Noting a “significant level of infection” of the coronavirus that causes COVID-19 in the Federal Correctional Institution (FCI) at Elkton, Ohio, U.S. Attorney General William Barr directed federal Bureau of Prisons (BOP) Director Michael Carvajal on April 3, 2020 to “move with dispatch” to save vulnerable prisoners at the low-security prison just outside Cleveland, using “appropriate transfers to home confinement.”
But BOP failed to comply, according to a class-action habeas corpus petition filed April 13, 2020, by the state chapter of the American Civil Liberties Union (ACLU) in U.S. District Court for the Northern District of Ohio.
BOP fought back, citing a “danger to the community” if the ACLU’s petition was granted by arguing that the releases would “over-burden police” on the street because the ex-prisoners would be “mingling with their former criminal associates” and “return to their former ways.”
In a hearing on the case April 22, 2020, Federal Judge James Gwin rejected the argument, saying that BOP “might as well be arguing against the release of any inmate, at any time, for any reason, because even in the best of circumstances the country’s criminal justice system has no way, short of life imprisonment, of ensuring former prisoners do not recidivate. The COVID-19 pandemic has not suddenly raised this issue.”
Judge Gwin also called the prison a “hotspot for the virus” that causes COVID-19 – for which there is no cure or thus far no vaccine – and he determined that officials at FCI Elkton had been fighting a “losing battle for staff” and a “losing battle for inmates.”
“The only truly effective remedy to stop the spread (of the virus) is to separate individuals,” Gwin concluded, something he said was “impossible” without releasing some prisoners.
In a ruling issued the same day, April 23, 2020, Judge Gwin granted the ACLU’s petition for “emergency habeas action,” and he gave BOP one day to turn over a list of all prisoners who are part of the class he certified, which includes:
• any prisoner at the facility 65 years old.
• any prisoner with “documented, preexisting medical conditions” of numerous kinds.
On April 24, 2020, BOP complied with the 24-hour deadline and provided the judge a list of 837 qualified prisoners — nearly one-third of FCI Elkton’s population. The Court gave BOP two weeks then to use “compassionate release, parole or community supervision, transfer furlough, or non-transfer furlough” to remove the vulnerable prisoners from the facility. See: Wilson v. Williams, 4:20-cv-000794 (N.D. Ohio Apr. 22, 2020).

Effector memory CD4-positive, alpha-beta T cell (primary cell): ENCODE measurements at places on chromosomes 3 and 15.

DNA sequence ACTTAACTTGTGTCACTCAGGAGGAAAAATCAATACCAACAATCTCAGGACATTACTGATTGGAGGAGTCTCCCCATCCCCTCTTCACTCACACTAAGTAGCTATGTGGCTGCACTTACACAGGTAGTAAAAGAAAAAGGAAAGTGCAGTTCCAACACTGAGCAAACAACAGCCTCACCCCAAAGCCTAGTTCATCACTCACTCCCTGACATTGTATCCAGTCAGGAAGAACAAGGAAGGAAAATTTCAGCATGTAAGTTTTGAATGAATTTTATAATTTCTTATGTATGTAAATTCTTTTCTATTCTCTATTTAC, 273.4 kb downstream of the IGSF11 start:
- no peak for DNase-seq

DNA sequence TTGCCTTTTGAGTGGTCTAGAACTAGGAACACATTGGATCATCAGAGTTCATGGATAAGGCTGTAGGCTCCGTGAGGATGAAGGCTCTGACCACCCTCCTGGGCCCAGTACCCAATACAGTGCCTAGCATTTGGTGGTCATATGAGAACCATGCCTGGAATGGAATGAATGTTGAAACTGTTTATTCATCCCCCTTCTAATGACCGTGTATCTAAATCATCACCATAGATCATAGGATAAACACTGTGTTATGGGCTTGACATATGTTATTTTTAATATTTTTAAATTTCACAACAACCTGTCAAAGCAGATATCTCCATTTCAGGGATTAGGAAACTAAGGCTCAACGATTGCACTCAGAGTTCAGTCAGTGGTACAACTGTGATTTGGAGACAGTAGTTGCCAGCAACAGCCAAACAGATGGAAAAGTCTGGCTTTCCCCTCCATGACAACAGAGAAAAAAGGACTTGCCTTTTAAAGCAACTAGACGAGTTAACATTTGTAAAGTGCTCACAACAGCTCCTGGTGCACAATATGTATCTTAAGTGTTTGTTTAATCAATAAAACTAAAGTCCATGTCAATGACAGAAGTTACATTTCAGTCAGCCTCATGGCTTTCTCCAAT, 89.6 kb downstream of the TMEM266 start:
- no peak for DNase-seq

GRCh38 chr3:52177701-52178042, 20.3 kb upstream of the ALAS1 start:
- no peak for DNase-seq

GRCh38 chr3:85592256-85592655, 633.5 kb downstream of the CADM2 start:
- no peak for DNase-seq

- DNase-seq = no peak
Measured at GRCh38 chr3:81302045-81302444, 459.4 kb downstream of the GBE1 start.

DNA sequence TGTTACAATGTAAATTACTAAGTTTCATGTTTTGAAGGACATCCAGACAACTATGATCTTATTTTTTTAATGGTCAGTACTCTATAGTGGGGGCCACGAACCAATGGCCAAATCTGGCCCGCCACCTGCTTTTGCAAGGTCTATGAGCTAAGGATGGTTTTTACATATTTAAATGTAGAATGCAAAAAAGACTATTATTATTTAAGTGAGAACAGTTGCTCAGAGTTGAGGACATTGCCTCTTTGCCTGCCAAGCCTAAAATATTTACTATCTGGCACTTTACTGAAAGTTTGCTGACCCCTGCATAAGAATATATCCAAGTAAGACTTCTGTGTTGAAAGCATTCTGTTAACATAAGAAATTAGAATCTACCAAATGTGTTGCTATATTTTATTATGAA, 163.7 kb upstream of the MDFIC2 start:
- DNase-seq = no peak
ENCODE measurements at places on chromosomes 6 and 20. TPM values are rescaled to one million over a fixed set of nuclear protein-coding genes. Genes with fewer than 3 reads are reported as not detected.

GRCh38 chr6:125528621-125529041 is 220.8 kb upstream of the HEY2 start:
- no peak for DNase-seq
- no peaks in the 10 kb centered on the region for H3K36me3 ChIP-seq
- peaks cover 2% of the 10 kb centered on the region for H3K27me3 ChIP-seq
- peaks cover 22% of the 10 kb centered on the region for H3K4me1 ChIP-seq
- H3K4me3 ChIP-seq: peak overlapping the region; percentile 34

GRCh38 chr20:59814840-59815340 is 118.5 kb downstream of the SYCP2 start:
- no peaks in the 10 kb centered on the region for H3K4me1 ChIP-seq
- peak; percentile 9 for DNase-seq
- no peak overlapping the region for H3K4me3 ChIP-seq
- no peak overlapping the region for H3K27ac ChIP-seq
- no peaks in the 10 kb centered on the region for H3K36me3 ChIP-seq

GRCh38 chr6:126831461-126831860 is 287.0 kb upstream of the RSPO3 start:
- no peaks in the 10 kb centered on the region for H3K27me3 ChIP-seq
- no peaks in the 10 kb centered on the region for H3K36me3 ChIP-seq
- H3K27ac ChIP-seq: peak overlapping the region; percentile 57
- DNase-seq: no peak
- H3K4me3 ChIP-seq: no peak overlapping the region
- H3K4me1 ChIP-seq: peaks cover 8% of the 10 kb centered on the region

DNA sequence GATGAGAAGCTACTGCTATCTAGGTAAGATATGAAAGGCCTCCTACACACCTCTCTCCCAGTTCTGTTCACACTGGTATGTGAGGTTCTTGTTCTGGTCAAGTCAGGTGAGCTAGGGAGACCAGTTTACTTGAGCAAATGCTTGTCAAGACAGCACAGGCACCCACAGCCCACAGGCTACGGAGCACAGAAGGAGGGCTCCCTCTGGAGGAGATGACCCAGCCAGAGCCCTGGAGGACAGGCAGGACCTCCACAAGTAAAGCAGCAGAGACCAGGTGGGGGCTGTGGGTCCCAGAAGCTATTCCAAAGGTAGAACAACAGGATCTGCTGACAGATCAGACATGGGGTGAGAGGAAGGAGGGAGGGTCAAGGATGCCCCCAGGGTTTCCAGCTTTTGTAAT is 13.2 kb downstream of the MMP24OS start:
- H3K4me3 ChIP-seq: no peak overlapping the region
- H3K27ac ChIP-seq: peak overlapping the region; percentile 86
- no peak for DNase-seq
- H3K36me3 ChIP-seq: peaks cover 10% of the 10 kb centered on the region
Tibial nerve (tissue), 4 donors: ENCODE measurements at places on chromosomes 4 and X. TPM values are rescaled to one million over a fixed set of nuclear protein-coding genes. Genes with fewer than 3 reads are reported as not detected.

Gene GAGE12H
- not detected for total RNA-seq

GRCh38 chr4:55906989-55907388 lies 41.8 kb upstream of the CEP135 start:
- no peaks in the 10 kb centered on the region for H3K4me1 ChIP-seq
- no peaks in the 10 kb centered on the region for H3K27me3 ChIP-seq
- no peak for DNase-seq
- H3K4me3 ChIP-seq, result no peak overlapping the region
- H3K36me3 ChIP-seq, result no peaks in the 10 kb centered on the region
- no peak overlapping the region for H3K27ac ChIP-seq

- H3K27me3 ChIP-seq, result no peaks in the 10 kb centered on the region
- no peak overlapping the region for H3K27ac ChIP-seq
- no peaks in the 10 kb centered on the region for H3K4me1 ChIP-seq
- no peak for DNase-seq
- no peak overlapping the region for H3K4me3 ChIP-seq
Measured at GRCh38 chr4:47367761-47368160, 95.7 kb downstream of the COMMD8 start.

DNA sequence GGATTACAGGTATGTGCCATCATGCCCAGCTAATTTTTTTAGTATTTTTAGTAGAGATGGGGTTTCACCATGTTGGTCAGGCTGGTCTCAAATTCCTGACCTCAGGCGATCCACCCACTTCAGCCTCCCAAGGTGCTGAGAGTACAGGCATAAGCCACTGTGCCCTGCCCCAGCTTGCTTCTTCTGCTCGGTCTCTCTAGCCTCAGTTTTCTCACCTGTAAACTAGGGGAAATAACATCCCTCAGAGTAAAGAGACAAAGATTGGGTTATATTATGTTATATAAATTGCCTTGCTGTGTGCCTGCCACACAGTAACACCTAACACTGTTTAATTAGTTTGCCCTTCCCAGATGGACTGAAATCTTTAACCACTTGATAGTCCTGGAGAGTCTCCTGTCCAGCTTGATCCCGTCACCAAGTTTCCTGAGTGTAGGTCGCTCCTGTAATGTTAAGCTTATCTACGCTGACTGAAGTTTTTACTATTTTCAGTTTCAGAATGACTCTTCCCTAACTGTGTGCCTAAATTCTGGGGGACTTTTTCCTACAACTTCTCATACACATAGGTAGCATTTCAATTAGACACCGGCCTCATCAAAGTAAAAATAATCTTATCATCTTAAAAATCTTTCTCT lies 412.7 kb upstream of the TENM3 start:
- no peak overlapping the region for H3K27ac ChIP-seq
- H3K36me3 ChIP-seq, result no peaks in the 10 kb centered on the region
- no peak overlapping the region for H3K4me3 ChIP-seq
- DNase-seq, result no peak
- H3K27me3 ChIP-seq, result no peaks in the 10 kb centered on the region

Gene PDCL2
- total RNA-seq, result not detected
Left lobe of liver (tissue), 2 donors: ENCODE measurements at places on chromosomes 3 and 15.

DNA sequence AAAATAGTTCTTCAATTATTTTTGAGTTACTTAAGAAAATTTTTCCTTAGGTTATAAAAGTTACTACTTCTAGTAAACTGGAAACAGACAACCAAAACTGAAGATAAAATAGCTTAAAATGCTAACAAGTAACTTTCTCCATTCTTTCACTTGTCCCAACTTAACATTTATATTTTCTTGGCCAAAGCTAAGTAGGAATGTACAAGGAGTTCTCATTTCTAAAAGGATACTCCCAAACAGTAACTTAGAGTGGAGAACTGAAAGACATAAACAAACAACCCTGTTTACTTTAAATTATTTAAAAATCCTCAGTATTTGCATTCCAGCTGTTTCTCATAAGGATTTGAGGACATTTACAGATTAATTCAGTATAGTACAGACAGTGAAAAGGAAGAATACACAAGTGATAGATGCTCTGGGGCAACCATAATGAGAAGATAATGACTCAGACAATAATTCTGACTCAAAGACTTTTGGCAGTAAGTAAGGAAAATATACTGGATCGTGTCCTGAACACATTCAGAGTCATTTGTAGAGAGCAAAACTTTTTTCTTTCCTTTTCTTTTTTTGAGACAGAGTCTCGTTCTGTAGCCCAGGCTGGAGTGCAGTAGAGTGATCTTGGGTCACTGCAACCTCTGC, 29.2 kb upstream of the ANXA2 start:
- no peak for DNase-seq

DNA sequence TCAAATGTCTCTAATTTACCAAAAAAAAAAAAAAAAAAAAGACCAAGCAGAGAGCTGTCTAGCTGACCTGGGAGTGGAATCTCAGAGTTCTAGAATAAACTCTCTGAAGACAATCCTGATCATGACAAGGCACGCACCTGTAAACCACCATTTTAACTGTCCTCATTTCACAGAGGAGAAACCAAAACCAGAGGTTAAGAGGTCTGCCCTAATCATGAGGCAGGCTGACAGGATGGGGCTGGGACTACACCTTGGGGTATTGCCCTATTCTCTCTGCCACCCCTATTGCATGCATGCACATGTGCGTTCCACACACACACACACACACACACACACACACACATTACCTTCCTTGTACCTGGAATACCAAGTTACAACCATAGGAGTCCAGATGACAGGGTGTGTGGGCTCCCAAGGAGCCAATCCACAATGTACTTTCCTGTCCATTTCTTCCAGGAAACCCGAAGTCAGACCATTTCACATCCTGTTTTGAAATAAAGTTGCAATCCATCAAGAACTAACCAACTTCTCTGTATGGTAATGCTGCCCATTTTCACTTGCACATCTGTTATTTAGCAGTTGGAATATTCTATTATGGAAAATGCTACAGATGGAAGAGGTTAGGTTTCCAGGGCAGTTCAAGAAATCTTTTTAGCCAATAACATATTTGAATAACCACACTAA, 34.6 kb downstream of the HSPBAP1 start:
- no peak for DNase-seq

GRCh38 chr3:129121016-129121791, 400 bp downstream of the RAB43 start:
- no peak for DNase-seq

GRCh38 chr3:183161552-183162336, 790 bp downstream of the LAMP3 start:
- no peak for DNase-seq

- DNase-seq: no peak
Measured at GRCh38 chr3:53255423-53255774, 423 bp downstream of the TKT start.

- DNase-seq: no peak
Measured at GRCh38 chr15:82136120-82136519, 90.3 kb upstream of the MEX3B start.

FCI Elkton does not lead BOP facilities in COVID-19 deaths; FCI Oakdale in Louisiana had the most, with a total of 23 prisoner deaths. But the ACLU noted that BOP dragged its feet at FCI Elkton: By April 24, 2020 – three weeks after Barr’s directive – just 80 tests had been administered in the prison, which holds 2,400.
As of April 27, 2020, FCI Elkton had seven deaths to the disease. That was the same date on which U.S. Attorney James Bennett filed an appeal and asked for a stay of Judge Gwin’s emergency order against BOP.
In a press release, U.S. Sen. Dick Durbin (D-IL) noted bipartisan criticism and “worry” over the BOP’s response to the coronavirus pandemic, expressing a fear “that BOP is not fully and expeditiously implementing relevant statutory and directives from the Attorney General.”
“We also worry that BOP is significantly underestimating the rate of COVID-19 infection in BOP facilities because (the agency) has not yet conducted the number of tests on staff or inmates appropriate for facilities where a highly contagious virus can easily spread,” the statement concluded.
On May 5, 2020, the U.S. Sixth Circuit Court of Appeals voted unanimously to deny Bennett’s petition on BOP’s behalf. Agreeing with Judge Gwin that FCI Elkton’s “dorm-style structure rendered it unable to implement or enforce social distancing,” the three-judge panel also determined the virus had apparently run “rampant among inmates and staff,” but that the prison lacks “adequate tests” even to determine that much about the prevalence of the disease.
By the time of the appeals court ruling, the ACLU said that 52 prisoners and 46 staff members at FCI Elkton had been infected with COVID-19, the fifth-highest totals in any BOP facility. In addition to the seven deaths at FCI Elkton, the disease had so sickened 12 prisoners and two staff members that they had been left on ventilators. See: Wilson v. Williams, 2020 U.S. App. Lexis 14049.
On May 26, an unsigned Supreme Court brief upheld the Sixth Circuit. The Trump administration had asked the Court to block Judge Gwin’s ruling. As PLN went to press, the BOP had not complied with the court ruling.
Additional source: theappeal.org
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